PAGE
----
Jenny: The Shadow of Winter

Kay backed off from the fence and jammed his coiled stockwhip into his belt at his back. "Who knows!" he said cheerily. "Vortigern is stupid, but he isn't so stupid as to stick his neck out when Ambrosius has the sword out of the sheath. He'll let it lie a little and a little, and spring again. Only he's going to have to be far more cautious now, because the cat is out of the bag." The Companion whistled through his teeth and turned away from the paddock. "I'm going to check up on Bedwyr - he lost his left hook in the fighting last night." He flexed his own fingers. "As soon as he's up and running, he'll be wanting to learn how to compensate. You never stop running in this game, not for a moment. Were you headed anywhere in particular?" he asked, casting a sly glance at the fellow over his shoulder.


She could only be reminded of her awakening from her dream, cross and disobligingly refusing to heed Domitia's words. She would heed them, she thought, later; but even she had felt the empty gulf of death and the cool shadow of it which had fallen across her valley. And with the autumn spinning out and winter coming on, the shadow would only grow longer. And so she pointed to the beeches, as Domitia had admonished her, almost only to reassure herself, knowing her words would fall hollow on the other's ears. But the shadow had come, long and dark and deep when Ambrosius had lain wounded and fitfully recovering through another long winter, and they had come out of it. They would come out of this, too. And there were thing that made the shadow riddled with holes: Jason, for one, and Master Lucius' new herd of horses; and Domitia, who would doubtlessly marry Cathair and be a love-sick nuisance to the valley. She tucked in a small smile. Without Cathair, she was not sure what would become of Domitia. It would have come to blows, and the Guttersnipe would have bested the girl, and they would have fallen out for good. But these were pleasant things that made the winter seem more bearable. And her lords were home, and she was home and, so far as she could see, if one did not look too closely at the little gaping places in life, all was right with the world for God was in his heaven.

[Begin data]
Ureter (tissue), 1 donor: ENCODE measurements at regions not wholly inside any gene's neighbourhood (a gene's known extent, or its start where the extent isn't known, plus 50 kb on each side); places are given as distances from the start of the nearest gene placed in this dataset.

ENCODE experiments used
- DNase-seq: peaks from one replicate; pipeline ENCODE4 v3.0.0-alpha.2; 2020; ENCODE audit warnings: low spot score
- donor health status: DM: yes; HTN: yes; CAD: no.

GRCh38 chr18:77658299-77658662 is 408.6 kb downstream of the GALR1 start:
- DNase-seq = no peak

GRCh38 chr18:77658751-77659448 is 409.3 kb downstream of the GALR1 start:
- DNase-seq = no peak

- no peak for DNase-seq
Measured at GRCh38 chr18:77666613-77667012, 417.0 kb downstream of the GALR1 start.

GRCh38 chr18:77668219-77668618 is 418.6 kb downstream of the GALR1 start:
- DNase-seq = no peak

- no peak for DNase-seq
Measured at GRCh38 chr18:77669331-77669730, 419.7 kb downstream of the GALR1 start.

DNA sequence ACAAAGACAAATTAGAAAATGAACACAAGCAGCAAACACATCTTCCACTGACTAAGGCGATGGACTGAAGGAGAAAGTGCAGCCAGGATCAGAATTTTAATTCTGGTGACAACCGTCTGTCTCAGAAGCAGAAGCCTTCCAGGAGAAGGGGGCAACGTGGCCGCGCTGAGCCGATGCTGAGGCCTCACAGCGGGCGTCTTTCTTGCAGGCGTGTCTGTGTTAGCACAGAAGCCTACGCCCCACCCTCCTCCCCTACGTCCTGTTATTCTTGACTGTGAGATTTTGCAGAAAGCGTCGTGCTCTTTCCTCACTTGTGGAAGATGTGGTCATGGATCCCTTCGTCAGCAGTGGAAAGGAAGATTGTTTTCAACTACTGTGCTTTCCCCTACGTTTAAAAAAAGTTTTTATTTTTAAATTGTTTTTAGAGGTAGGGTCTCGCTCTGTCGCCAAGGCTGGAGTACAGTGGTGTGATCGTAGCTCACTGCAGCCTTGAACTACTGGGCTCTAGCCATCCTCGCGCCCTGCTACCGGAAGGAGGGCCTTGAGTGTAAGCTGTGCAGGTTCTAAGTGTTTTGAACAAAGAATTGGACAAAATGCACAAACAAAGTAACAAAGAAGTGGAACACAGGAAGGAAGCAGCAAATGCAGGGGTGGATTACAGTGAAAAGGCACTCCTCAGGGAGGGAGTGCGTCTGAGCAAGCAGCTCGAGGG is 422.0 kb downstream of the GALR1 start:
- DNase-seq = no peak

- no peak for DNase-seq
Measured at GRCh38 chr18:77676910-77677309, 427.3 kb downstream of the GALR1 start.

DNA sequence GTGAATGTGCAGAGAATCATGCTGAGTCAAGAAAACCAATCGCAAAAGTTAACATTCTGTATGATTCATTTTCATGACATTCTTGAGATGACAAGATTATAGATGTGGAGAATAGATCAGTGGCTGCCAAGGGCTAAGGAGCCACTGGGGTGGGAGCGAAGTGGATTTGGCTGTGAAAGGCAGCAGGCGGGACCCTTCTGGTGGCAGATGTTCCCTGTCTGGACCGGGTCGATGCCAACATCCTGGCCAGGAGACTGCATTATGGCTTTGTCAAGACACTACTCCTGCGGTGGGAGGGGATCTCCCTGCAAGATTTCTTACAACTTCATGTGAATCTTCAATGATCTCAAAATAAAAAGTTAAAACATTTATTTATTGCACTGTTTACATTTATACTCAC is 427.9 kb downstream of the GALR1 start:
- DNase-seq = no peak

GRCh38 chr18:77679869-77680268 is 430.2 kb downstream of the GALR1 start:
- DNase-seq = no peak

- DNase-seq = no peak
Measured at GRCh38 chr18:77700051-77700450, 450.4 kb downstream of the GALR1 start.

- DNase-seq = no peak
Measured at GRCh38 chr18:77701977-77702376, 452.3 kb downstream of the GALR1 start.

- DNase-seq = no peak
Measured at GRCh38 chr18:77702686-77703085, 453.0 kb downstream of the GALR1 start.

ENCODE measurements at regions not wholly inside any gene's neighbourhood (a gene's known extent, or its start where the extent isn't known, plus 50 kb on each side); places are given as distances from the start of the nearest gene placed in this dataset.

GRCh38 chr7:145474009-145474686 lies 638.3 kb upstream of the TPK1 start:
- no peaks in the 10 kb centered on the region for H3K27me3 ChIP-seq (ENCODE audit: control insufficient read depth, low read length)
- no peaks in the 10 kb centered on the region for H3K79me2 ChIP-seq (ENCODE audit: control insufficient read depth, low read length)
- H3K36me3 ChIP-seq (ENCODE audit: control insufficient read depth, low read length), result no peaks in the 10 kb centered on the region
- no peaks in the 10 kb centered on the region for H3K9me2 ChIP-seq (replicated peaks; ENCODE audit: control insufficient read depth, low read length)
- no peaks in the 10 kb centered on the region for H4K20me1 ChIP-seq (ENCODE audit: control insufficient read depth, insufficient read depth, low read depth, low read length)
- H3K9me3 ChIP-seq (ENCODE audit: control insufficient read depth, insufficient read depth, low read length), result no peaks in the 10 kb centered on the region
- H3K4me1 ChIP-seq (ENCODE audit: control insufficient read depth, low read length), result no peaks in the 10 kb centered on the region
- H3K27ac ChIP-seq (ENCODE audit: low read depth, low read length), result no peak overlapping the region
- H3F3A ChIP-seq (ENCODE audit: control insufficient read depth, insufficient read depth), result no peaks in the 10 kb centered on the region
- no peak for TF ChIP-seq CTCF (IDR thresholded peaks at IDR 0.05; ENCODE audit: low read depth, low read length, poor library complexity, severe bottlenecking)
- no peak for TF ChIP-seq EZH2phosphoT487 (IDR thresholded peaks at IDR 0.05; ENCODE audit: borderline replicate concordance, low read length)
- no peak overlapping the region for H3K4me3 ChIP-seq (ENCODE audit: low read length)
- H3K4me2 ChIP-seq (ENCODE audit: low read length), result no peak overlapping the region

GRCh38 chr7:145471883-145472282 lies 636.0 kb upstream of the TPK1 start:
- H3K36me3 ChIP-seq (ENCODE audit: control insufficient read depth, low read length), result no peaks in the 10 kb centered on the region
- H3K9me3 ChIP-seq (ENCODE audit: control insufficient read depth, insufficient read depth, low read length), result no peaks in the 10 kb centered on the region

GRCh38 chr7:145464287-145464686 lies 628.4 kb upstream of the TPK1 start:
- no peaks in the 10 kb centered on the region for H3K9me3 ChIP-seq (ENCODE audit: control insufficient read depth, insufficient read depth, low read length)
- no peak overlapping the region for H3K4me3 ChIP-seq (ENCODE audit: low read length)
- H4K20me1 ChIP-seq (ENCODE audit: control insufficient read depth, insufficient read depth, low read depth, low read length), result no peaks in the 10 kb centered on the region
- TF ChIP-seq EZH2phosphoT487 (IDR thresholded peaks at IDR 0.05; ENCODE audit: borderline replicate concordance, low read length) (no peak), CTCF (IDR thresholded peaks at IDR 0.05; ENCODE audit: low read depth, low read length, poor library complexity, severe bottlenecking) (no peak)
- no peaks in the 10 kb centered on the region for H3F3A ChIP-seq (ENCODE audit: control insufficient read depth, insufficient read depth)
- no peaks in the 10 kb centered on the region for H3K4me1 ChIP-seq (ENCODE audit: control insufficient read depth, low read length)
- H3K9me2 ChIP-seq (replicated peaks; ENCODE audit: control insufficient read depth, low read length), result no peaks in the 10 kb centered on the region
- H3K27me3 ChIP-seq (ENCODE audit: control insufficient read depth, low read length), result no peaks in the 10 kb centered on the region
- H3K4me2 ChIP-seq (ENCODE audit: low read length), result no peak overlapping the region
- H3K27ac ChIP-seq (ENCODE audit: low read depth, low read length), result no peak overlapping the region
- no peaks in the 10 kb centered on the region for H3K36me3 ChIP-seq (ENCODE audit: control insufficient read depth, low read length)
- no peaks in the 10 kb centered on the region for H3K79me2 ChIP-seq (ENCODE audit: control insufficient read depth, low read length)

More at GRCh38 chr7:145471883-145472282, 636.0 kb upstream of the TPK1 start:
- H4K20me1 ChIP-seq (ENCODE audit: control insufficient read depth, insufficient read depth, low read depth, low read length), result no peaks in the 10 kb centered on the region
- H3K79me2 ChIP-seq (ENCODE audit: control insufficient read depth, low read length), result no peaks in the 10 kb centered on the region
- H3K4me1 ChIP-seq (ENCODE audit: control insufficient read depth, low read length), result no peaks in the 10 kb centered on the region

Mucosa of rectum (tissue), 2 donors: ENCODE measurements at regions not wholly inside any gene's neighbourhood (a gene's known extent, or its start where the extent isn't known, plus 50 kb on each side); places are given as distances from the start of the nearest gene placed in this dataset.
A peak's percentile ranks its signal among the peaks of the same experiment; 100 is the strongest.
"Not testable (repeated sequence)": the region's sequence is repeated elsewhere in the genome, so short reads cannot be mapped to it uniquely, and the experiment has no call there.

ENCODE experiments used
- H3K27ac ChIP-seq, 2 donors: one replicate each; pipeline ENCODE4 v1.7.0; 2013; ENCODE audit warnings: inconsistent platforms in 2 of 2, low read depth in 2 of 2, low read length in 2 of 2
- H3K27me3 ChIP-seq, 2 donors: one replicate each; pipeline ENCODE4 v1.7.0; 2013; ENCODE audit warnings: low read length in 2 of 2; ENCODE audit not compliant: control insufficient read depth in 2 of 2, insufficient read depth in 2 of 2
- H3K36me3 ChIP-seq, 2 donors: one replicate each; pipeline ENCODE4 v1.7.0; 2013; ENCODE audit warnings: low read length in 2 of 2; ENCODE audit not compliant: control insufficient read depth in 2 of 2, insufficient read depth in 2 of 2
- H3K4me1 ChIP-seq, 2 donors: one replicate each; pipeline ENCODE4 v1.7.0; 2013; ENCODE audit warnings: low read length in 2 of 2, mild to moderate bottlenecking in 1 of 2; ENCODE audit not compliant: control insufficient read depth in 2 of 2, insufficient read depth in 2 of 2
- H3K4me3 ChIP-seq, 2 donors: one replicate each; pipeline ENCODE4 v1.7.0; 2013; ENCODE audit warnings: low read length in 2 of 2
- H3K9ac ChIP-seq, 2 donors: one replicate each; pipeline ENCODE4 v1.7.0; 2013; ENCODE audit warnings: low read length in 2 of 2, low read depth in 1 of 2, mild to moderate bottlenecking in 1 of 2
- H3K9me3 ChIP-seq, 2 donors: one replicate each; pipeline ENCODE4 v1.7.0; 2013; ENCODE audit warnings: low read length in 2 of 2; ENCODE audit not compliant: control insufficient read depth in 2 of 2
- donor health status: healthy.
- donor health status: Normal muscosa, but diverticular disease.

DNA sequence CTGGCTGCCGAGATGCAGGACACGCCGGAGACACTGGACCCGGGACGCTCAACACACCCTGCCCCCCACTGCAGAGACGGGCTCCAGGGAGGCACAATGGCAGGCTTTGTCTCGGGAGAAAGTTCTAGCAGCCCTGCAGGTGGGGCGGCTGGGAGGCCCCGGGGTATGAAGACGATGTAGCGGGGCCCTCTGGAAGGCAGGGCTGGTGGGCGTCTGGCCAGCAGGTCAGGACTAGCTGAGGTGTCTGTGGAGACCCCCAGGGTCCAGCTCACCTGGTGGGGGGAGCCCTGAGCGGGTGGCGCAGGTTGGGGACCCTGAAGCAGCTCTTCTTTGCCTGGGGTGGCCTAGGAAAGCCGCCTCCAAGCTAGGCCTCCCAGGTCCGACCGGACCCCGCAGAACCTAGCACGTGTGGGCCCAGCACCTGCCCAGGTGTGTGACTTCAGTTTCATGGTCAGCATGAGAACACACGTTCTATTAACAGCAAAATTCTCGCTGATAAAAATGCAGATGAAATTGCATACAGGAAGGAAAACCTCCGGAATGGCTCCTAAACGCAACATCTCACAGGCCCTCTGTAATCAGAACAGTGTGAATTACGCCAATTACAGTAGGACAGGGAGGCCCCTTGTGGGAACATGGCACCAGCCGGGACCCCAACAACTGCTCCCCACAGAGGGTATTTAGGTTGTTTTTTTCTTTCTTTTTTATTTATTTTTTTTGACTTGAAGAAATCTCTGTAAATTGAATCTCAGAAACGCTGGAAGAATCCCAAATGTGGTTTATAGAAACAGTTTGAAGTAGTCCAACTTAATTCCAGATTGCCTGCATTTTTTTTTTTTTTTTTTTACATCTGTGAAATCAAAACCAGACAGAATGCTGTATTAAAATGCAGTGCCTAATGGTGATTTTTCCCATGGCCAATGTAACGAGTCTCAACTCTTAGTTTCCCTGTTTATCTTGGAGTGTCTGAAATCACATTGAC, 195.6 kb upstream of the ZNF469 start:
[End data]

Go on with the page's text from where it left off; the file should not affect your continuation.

She rose, fully chilled now with the breeze on her skin. She fetched up her woolen gown and slipped it over her head, pulling over her dampness, jerking where it stubbornly stuck at the hollow of her back. "We can go up now," she replied, tying the sides of her overdress.

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